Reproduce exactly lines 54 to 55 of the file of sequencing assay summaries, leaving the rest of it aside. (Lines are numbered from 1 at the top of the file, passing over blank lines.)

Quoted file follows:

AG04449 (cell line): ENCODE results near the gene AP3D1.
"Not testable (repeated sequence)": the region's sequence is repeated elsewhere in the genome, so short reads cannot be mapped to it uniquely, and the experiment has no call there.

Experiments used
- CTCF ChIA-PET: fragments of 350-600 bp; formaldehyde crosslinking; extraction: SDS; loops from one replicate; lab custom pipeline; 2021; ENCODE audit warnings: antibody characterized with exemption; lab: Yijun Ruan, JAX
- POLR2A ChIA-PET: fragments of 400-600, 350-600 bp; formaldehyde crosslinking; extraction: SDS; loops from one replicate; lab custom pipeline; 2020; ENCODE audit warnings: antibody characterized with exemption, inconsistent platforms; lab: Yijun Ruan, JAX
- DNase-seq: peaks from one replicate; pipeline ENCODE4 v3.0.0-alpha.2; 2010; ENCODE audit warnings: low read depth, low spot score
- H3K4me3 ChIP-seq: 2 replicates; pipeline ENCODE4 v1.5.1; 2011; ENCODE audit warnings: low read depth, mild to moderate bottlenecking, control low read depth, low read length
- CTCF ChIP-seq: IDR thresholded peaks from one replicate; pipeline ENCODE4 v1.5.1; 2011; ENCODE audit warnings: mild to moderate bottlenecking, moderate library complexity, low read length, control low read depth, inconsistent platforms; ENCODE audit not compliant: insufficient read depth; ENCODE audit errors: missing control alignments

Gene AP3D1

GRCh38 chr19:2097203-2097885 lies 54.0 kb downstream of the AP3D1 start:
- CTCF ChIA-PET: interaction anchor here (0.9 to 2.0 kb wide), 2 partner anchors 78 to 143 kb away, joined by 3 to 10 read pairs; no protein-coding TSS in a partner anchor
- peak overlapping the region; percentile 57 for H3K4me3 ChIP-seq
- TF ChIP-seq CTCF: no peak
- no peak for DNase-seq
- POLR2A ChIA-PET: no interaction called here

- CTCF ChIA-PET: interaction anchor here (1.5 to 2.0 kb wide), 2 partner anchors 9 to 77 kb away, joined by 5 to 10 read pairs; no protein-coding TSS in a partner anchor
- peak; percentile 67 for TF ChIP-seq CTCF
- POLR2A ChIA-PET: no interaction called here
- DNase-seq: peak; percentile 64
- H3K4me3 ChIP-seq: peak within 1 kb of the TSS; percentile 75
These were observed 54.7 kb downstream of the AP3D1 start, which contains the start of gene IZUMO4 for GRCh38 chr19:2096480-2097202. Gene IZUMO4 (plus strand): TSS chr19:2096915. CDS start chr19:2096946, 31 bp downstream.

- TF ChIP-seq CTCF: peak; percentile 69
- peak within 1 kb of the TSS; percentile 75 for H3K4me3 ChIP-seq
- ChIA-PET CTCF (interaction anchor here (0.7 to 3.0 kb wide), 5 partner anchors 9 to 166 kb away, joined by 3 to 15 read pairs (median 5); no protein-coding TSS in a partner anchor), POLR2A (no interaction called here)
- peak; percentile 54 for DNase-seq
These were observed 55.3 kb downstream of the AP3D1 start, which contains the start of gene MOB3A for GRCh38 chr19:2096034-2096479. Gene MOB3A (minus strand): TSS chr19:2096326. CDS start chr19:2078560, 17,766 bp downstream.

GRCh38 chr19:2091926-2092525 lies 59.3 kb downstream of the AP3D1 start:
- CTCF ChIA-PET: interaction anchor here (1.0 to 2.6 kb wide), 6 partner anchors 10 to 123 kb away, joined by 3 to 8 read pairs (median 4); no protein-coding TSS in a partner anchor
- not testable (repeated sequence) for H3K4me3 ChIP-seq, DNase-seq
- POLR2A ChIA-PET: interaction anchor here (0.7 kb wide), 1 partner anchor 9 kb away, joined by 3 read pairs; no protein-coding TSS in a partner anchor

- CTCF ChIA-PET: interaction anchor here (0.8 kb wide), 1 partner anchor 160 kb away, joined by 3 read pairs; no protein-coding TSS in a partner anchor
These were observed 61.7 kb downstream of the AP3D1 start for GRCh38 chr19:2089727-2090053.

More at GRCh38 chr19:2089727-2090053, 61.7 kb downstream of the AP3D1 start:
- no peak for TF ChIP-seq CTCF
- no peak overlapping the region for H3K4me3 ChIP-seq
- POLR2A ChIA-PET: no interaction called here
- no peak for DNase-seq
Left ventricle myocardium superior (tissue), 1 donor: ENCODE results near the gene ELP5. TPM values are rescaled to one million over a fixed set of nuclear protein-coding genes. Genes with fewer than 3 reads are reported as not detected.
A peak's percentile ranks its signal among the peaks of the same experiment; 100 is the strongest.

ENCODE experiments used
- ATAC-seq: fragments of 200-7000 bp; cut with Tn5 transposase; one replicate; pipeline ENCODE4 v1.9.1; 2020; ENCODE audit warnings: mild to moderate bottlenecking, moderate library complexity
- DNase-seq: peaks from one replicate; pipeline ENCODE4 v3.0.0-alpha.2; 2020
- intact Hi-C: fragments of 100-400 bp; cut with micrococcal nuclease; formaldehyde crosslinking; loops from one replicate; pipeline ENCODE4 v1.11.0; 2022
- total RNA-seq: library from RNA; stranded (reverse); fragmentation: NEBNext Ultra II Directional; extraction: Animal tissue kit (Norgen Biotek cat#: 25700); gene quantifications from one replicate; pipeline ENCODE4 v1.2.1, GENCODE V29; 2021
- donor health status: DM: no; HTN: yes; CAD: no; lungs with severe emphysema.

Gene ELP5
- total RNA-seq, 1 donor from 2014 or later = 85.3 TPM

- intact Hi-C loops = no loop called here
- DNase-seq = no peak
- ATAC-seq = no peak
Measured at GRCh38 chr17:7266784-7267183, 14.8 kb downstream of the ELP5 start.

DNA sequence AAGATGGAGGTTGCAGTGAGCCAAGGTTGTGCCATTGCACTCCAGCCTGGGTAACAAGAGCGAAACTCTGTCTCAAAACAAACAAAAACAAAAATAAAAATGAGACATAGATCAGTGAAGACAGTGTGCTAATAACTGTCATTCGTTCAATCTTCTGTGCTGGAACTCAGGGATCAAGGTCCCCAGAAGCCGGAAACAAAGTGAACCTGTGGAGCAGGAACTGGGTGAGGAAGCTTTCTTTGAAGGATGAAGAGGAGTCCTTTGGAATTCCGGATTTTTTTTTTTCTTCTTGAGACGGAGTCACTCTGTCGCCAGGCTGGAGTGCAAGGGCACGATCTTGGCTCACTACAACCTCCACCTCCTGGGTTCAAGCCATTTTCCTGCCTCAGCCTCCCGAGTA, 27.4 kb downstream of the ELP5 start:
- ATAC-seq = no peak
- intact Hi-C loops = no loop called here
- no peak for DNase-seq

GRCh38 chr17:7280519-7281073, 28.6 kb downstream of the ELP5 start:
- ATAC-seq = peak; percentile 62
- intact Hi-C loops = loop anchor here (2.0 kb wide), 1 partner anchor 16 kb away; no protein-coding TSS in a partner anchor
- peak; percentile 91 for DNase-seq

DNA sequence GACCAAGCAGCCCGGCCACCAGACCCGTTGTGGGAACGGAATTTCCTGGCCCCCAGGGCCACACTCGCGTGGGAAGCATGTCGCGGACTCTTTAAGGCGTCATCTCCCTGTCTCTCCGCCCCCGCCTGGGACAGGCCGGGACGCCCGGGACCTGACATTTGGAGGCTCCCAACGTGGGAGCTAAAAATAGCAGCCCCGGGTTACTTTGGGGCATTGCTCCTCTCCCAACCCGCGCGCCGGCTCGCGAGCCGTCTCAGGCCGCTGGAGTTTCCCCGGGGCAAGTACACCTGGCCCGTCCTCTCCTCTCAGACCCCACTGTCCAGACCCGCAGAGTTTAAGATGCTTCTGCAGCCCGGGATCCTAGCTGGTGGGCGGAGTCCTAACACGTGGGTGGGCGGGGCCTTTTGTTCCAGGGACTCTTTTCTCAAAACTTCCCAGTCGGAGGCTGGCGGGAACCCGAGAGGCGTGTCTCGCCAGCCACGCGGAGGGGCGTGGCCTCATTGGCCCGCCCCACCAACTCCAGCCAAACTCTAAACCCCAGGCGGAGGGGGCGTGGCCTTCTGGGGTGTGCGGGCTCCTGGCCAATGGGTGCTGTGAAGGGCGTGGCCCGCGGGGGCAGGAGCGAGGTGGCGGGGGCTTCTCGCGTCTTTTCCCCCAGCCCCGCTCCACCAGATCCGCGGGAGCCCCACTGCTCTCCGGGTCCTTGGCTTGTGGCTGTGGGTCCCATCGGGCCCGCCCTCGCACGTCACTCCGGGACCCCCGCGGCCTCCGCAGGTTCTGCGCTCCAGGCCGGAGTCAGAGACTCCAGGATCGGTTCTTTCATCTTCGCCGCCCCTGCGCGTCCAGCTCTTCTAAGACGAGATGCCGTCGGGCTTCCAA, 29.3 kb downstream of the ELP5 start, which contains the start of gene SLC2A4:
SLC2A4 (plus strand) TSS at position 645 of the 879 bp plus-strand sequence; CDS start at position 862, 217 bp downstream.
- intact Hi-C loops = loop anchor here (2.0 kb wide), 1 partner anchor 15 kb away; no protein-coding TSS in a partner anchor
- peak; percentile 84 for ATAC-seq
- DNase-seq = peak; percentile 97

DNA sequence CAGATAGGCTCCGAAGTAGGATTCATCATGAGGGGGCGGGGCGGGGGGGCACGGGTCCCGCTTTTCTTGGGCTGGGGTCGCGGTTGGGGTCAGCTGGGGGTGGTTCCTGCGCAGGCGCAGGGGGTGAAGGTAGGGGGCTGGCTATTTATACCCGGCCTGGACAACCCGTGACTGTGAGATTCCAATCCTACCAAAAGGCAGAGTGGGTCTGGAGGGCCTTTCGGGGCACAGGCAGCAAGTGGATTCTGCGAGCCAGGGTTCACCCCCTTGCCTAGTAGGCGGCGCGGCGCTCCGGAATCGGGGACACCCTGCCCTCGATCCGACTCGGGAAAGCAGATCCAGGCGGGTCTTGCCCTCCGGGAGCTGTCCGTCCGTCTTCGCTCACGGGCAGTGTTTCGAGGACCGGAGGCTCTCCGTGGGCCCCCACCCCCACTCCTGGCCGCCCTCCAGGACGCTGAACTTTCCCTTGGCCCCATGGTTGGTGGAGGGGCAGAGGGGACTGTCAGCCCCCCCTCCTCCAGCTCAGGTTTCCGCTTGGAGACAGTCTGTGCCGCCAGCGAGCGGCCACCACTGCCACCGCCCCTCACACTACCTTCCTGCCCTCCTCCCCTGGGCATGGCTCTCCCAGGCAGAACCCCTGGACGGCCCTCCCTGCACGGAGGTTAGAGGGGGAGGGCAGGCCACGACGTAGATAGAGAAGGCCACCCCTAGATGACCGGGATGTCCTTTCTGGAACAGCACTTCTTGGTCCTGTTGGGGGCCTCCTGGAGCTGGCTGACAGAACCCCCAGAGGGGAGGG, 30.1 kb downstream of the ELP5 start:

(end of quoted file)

- intact Hi-C loops = no loop called here
- no peak for DNase-seq